Media: Northern Ireland: a story stifled: David Miller argues that the five-year-old broadcasting ban has failed to halt terrorist bombings and killings. Instead it has succeeded in hampering Sinn Fein, a legal politcal party

It is five years since the broadcasting of direct interviews with 11 Irish organisations was banned - one of a number of measures taken after a series of IRA attacks.

According to Douglas Hurd, then Home Secretary, the notice was introduced, on 19 October 1988, because 'the terrorists themselves draw support and sustenance from access to radio and television . . . The Government has decided that the time has come to deny this easy platform to those who use it to propagate terrorism'.

The use of violence by the IRA, however, does not seem to have been affected by broadcasting censorship: the bombings and killings continue. And it is hard to see how terrorists managed to draw support and sustenance from access to television before the ban was introduced, since active members of the IRA or the Irish National Liberation Army (Inla) had not appeared on British television since 1979, nine years before the ban. Interviews with members of the IRA and the Inla, which were in any case rare, stopped immediately the organisations were pronounced illegal in 1974.

In fact, the ban is not aimed at the activities of the IRA (or any of the other illegal groups named in the notice), but specifically at the ability of Sinn Fein, a legal political party, to operate in a normal democratic manner. The notice forbids the broadcast of words that 'support or solicit or invite support' for one of the listed organisations, or any words by 'a person who represents or purports to represent' one of the organisations.

This covers any statement by any person who supports the use of political violence by any paramilitary organisation, and as such might be regarded as corresponding to the Government's stated aims in combating terrorism. But it was already illegal under the Emergency Provisions Act to utter support for an illegal paramilitary organisation.

On top of this, broadcasters are bound under statutory and charter duties not to broadcast material that could encourage crime, and Sinn Fein candidates are required to sign a declaration renouncing violence before they can stand for election.

The single sense in which the ban goes further than existing law is that it specifically prohibits statements, which may have nothing to do with terrorism, in support of or by representatives of legal organisations. Thus a statement supporting Sinn Fein policy on women's rights or post offices is prohibited. The impact of the notice has been quite marked. In the 12 months from October 1988, Sinn Fein appearances on British television news declined by 63 per cent; and in the four years since then, such interviews seem to have become even scarcer.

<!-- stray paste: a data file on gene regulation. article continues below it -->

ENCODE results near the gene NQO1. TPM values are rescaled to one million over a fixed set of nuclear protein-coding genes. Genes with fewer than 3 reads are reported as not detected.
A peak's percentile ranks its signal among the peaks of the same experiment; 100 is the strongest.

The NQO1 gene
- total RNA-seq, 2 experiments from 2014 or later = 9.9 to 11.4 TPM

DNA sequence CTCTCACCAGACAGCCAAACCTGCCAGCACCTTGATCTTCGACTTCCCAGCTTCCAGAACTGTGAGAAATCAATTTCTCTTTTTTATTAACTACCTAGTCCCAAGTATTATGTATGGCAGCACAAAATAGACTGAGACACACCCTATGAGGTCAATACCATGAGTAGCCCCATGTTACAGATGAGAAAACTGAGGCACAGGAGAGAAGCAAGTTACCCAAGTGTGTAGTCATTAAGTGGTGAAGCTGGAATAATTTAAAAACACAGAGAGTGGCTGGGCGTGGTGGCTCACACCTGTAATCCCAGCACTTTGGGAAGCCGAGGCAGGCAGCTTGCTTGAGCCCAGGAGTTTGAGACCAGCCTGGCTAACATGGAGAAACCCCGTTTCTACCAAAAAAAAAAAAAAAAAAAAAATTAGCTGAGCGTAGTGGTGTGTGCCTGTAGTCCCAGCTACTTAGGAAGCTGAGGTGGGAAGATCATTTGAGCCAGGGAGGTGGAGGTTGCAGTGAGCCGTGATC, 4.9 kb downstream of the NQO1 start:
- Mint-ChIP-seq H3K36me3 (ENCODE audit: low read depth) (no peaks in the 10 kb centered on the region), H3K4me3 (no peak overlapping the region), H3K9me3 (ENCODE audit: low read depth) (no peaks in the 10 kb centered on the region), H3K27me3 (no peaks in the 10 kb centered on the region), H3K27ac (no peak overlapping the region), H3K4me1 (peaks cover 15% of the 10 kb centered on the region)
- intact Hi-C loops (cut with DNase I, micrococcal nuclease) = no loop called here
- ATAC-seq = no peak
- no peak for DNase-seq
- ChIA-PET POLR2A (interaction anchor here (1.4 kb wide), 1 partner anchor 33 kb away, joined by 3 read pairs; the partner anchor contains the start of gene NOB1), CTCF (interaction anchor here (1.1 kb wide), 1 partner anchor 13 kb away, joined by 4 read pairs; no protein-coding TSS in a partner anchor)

This is a product of the notice's vague and confusing wording and of a broadcasting establishment under siege by the Government. Thus, the easiest time-saver in a busy newsroom is simply to leave Sinn Fein out. And a ripple effect has resulted in the exclusion of other critical voices on Northern Ireland issues, even where they do not express support for terrorism or Sinn Fein. The best-known example is the banning of the Pogues' song 'Streets of Sorrow/Birmingham Six' for containing a 'general disagreement with the way in which the British government responds to, and the courts deal with, the terrorist threat in the UK'.

Perhaps the most serious extension of the ban occurred in an edition of the BBC programme Nation, which featured a discussion on justifications for political violence. The programme featured the activist and former MP Bernadette Devlin McAliskey, but almost her entire contribution was subtitled.

Rejection of her request for a judicial review of the BBC's decision was overturned by the Court of Appeal in July, and the case will now go to a full hearing. Mrs McAliskey is opposing the ban at the European Court of Human Rights, and two other attempts to challenge it - by the Sinn Fein councillor Mitchel McLaughlin and the National Union of Journalists - are pending.

The ban is only a small part of the repertoire of government information management techniques. Before the ban, successive governments had been increasing the pressure on the broadcasting institutions not to give all sides of the Northern Ireland story.

Allied with this is the routine use of misinformation by official bodies, such as the Royal Ulster Constabulary and the Army, and attempts by the Northern Ireland Office to pretend that things are getting 'back to normal'.

So, even if the broadcasting ban is lifted, the British public will still not be given enough information to make sense of the conflict in Northern Ireland.

The author is a member of the Glasgow University Media Group.

TONY HALL

Managing director of BBC News and Current Affairs